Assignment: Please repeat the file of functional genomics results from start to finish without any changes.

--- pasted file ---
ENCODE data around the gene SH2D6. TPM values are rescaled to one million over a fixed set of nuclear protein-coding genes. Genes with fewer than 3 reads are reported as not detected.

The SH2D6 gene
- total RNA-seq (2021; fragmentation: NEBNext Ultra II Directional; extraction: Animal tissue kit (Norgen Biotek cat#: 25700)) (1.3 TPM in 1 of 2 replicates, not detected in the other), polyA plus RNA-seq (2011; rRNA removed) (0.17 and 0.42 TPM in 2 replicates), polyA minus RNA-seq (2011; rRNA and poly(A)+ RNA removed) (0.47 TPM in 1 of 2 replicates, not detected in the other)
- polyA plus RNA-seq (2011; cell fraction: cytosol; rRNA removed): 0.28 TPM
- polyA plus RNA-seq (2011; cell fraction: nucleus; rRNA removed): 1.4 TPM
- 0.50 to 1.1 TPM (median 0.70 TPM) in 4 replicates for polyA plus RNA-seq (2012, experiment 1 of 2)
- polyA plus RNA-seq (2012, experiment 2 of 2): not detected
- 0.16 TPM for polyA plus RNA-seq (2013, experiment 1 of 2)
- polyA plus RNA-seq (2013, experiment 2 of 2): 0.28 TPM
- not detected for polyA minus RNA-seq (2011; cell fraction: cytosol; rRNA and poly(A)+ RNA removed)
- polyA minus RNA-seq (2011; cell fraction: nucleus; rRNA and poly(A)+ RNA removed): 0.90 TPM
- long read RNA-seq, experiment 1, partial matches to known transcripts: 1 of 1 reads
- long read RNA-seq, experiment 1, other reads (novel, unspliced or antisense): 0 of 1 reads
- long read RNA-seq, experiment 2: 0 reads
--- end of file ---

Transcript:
ENCODE data around the gene SH2D6. TPM values are rescaled to one million over a fixed set of nuclear protein-coding genes. Genes with fewer than 3 reads are reported as not detected.

The SH2D6 gene
- total RNA-seq (2021; fragmentation: NEBNext Ultra II Directional; extraction: Animal tissue kit (Norgen Biotek cat#: 25700)) (1.3 TPM in 1 of 2 replicates, not detected in the other), polyA plus RNA-seq (2011; rRNA removed) (0.17 and 0.42 TPM in 2 replicates), polyA minus RNA-seq (2011; rRNA and poly(A)+ RNA removed) (0.47 TPM in 1 of 2 replicates, not detected in the other)
- polyA plus RNA-seq (2011; cell fraction: cytosol; rRNA removed): 0.28 TPM
- polyA plus RNA-seq (2011; cell fraction: nucleus; rRNA removed): 1.4 TPM
- 0.50 to 1.1 TPM (median 0.70 TPM) in 4 replicates for polyA plus RNA-seq (2012, experiment 1 of 2)
- polyA plus RNA-seq (2012, experiment 2 of 2): not detected
- 0.16 TPM for polyA plus RNA-seq (2013, experiment 1 of 2)
- polyA plus RNA-seq (2013, experiment 2 of 2): 0.28 TPM
- not detected for polyA minus RNA-seq (2011; cell fraction: cytosol; rRNA and poly(A)+ RNA removed)
- polyA minus RNA-seq (2011; cell fraction: nucleus; rRNA and poly(A)+ RNA removed): 0.90 TPM
- long read RNA-seq, experiment 1, partial matches to known transcripts: 1 of 1 reads
- long read RNA-seq, experiment 1, other reads (novel, unspliced or antisense): 0 of 1 reads
- long read RNA-seq, experiment 2: 0 reads